HAPPY ACCIDENTS Fyfe Dangerfield

The Guillemots
frontman went in to the studio for a quick demo break and emerged with a
full-blown solo album.




I’ve got my facts wrong, and Fyfe Dangerfield isn’t shy
about letting me know it.


The falsity in question comes from the fact that a number of
articles regarding his solo debut, Fly
Yellow Moon
(released in U.K.
in January and in the U.S.
last week) claim the tracks were written in quick succession during a
tumultuous love affair.


“It’s just a record,” he says, explaining that the press
release for the record mentioned that these songs were written in the
love-fueled rush of a new relationship, and “suddenly it’s become that
everything that’s written about the record is that it’s a record about a


He continues: “It’s not really, but I was in a relationship when I wrote it, and I guess it charts some
of the ups and downs of it,” an arc that’s somewhat present on the finished


However you classify it, the solo debut from Dangerfield – born
Fyfe Antony Dangerfield Hutchins, he’s best known for fronting the eccentric British indie-pop
quartet Guillemots – was written in
what he calls “snatched moments” found here and there, and the bulk of it
recorded over merely five days. He’s big on doing things quickly and getting it
over with, rather than belaboring the point.


“I often find that, if you know you’ve only got 20 minutes
or something, then you’re more likely to write something good than if you’ve
got four hours,” says Dangerfield, offering the example that that one song was
written just after an argument, another penned during a quick 10-minute trip
home. “Most of the songs on the record weren’t generally songs that were
labored over; it came out very quickly.”


While Guillemots have never shied from throwing as many
elements into their music as possible, according to Dangerfield these songs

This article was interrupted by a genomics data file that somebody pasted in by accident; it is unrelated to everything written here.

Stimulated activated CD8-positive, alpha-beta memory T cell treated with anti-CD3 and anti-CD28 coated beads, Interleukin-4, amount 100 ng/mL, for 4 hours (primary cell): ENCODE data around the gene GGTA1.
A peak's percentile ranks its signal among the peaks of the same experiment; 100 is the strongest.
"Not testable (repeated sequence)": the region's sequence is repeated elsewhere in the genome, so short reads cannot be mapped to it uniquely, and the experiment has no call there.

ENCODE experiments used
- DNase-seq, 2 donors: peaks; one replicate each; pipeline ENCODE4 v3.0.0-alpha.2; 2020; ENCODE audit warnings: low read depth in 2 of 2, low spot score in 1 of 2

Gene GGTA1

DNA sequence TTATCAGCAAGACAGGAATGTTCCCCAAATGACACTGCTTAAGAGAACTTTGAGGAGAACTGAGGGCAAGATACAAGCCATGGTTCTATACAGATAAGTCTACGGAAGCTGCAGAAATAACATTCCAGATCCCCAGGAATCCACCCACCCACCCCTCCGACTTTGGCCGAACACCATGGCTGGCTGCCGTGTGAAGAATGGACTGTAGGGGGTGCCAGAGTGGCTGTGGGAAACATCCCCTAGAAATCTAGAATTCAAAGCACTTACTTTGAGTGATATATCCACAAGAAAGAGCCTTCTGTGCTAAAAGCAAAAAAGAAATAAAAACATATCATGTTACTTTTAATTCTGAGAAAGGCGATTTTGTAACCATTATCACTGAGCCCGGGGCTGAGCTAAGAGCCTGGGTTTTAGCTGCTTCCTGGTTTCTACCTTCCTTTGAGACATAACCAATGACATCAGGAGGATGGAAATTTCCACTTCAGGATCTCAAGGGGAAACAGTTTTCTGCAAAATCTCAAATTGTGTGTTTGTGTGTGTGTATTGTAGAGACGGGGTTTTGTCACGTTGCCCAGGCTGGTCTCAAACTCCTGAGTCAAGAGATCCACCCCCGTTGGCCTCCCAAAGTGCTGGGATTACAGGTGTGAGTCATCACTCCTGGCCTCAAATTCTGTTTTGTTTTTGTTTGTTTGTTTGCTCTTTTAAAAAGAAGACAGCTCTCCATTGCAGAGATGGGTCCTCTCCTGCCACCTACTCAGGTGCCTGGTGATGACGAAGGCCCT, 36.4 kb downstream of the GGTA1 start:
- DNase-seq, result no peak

were always meant to be simpler so it was hard to view them as Guillemots
tracks. He knew in the writing process how he wanted them to sound, including
simple beats and simple bass lines.


“I knew some of the songs only needed one voice and a
guitar,” he says, noting that it “would’ve been a bit boring for the band to
do.” Add to that the fact that he had a feeling of where his band would go
next, and this wasn’t that direction.


“We’d finished touring at the end of 2008 and had a bit of
time, so I went and booked five days in the studio with my friend Adam and said
let’s just demo some songs. We weren’t really going into it, Let’s make a record – we just wanted to
record things, and at the end of five days we had a record and a bunch of other
tracks that ended up as bonus tracks; It just seemed kind of daft to say,
‘Let’s make these demos for the next Guillemots record.'”


The end result, Fly
Yellow Moon
, has racked up positive reviews in Britain and is on a similar track here
in the States (including with this BLURT review).


“I just really wanted it to sound not old, but classic in a
way,” says Dangerfield. “I didn’t want to spend hours trying to get a great
drum sound; I just wanted it to sound how it sounds.” That includes bits culled
from across the musical spectrum, including the Nilsson-esque outro to “High On
The Tide,” the disco-tinged “She Needs Me” or the synth-pop of album closer
“Any Direction.”


Still, that range of sounds and styles wasn’t the intent.


“If anything, I wanted it to be the opposite. The last
Guillemots album [2008’s Red] I
thought weirded people out by being so schizophrenic, and if anything I wanted
this whole record to be stuff like [the hushed, acoustic track] ‘Livewire’ –
this kind of Nick Drake-y record. I just like lots of different stuff, and I’d
love to make a record where everything sounds the same – it’d make my life a
lot easier.”


In addition to what’s on the finished product, there’s an
entire album’s worth of bonus tracks – 10 in all – that didn’t make the cut,
ranging from more hushed acoustics to one song that comes across almost like a
house track. As he explains, “I think if I’d recorded the songs in a different
month it would’ve sounded completely different. I just wanted it to be like a
scrapbook, a snapshot of a moment.”


Dangerfield has played a few solo shows to promote the
record at home in the UK, and a short American tour in winter was cancelled at
the last minute due to visa issues, but a string of SXSW dates were subsequently
lined up for March. Beyond that, he’s already largely transitioned back to
Guillemots, who are in the process of searching for a producer for their next
LP and will likely begin recording in April.


Fly Yellow Moon,
he says, “was always meant to be a record that would just hopefully get a life
of its own over a couple months.”



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